(SHNS) Terry Mattingly: On God, worship, sex and babies

Early in the 20th century, it was easy to predict which flocks of believers would produce the most children ”” with Mormons reporting the highest numbers, followed by Catholics, then Protestants and so forth as fertility rates declined. But things changed as the century rolled on and America became more pluralistic and, in elite ZIP codes, secular.

After Woodstock and the sexual revolution, it was clear that “what really mattered wasn’t what religion you claimed to be practicing, but the degree to which you actually practiced it ”” especially whether or not you were in a pew week after week,” said journalist Jonathan A. Last, author of “What to Expect When No One’s Expecting….”

“When it comes to people having what people today consider large families ”” three or more children ”” there are two Americas out there,” he said, and the division is between those who actively practice a faith, especially a traditional form of faith, and those who do not.”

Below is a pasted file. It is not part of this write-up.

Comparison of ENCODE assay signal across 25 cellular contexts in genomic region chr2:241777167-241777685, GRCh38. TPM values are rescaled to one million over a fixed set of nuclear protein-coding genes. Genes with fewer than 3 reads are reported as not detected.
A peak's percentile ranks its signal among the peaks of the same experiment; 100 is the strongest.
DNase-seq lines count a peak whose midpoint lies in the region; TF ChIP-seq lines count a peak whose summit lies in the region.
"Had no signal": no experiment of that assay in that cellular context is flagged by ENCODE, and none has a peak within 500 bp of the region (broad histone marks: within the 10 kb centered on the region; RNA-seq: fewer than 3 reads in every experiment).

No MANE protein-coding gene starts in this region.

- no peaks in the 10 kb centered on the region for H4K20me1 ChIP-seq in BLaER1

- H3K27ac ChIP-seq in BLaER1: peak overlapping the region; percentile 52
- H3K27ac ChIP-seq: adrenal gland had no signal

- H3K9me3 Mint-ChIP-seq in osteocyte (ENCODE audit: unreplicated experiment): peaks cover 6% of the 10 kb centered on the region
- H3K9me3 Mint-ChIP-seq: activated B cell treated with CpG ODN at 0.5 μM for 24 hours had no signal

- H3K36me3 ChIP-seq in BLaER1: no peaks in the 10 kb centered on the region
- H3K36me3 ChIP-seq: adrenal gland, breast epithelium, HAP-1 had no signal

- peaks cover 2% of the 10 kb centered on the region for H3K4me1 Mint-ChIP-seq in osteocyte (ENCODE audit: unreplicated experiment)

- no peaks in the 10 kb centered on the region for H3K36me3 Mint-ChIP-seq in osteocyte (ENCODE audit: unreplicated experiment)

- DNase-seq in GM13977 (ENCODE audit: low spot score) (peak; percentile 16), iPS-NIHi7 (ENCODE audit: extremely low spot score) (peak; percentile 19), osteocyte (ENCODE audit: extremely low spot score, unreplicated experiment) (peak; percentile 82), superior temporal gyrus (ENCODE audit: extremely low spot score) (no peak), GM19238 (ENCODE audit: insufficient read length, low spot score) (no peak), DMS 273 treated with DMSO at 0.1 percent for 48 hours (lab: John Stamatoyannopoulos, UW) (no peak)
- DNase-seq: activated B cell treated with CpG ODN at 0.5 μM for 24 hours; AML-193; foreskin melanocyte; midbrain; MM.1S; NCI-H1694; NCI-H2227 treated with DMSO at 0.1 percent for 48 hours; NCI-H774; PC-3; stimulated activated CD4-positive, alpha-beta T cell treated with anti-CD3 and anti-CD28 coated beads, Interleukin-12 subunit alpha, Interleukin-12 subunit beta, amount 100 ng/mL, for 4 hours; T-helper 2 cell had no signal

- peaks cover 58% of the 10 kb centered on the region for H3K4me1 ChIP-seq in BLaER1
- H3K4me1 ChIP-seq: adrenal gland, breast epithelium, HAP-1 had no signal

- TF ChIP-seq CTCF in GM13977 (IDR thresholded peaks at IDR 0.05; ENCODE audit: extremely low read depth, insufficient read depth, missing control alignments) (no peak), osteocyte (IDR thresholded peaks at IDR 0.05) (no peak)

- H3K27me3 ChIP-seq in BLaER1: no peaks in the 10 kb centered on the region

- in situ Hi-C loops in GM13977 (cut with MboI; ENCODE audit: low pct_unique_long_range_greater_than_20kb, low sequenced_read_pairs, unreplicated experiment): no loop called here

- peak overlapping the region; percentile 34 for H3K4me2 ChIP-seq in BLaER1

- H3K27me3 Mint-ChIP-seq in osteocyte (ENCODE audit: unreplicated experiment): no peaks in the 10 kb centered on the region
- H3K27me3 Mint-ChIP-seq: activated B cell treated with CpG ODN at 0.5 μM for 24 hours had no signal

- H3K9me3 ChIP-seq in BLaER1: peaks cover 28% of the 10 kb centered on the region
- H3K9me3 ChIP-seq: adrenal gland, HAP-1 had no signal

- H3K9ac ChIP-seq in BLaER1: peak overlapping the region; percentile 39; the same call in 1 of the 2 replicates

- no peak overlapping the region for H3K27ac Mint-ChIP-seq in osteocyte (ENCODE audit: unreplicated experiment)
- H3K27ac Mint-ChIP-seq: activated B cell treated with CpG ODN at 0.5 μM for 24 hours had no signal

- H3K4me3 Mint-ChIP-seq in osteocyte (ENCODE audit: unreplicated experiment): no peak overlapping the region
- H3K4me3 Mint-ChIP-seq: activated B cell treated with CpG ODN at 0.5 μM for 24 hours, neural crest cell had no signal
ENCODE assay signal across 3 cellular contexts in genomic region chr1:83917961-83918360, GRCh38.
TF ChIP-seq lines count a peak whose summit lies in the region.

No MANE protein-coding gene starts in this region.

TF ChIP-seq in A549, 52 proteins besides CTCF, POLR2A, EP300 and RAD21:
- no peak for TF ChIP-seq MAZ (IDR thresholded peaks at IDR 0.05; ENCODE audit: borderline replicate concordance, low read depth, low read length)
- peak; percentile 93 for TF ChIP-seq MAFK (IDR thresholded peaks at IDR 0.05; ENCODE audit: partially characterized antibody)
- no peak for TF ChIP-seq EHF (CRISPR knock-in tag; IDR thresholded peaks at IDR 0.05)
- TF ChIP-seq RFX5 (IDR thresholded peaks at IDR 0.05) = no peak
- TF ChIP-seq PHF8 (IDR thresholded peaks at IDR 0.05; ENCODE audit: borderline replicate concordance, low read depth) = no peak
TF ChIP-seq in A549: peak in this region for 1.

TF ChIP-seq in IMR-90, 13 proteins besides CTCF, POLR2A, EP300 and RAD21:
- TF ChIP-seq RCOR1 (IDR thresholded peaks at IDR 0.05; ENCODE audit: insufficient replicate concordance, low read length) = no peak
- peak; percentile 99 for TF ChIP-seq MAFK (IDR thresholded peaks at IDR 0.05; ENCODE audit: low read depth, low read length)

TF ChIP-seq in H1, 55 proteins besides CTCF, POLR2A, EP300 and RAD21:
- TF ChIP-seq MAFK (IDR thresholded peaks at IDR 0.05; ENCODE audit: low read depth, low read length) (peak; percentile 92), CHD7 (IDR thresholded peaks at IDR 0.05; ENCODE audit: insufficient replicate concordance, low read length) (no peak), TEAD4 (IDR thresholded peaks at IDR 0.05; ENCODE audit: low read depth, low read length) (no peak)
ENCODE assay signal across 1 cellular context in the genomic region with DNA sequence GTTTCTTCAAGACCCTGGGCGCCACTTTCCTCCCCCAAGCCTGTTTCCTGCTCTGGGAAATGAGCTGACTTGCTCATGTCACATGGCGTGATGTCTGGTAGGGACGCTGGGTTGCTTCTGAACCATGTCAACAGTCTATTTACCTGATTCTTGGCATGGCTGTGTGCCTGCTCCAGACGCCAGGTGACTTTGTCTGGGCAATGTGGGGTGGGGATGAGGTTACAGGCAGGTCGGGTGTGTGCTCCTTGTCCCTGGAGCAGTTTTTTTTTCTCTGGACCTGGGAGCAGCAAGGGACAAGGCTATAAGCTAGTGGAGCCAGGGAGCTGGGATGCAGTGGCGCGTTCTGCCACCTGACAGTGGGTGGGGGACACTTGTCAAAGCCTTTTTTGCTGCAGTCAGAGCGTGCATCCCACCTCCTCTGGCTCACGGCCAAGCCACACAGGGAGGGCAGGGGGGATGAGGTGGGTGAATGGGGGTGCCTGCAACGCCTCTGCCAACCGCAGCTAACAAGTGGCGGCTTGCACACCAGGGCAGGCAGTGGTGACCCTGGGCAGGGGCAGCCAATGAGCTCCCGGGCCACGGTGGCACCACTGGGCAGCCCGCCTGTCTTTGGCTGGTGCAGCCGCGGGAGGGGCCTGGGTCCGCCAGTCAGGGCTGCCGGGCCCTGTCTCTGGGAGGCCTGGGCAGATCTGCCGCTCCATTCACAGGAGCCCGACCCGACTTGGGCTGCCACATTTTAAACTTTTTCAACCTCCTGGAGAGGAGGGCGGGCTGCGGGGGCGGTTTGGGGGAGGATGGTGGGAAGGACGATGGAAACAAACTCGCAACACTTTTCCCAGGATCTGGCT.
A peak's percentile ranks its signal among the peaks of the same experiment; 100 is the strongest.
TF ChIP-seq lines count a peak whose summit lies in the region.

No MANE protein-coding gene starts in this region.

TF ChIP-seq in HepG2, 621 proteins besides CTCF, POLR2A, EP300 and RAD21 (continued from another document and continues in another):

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Posted in * Culture-Watch, * Religion News & Commentary, Anthropology, Children, Ethics / Moral Theology, Marriage & Family, Mormons, Other Churches, Other Faiths, Religion & Culture, Roman Catholic, Sexuality, Theology, Theology: Scripture

One comment on “(SHNS) Terry Mattingly: On God, worship, sex and babies

  1. Jeremy Bonner says:

    [i]The bottom line is that Americans who choose to have large families are almost certainly making “some kind of theological statement,” he said. “They are making countercultural decisions and people just don’t keep taking specific countercultural actions without having some kind of purpose, a larger reason for what they are doing.[/i]

    That’s the definitive quote, as far as I’m concerned.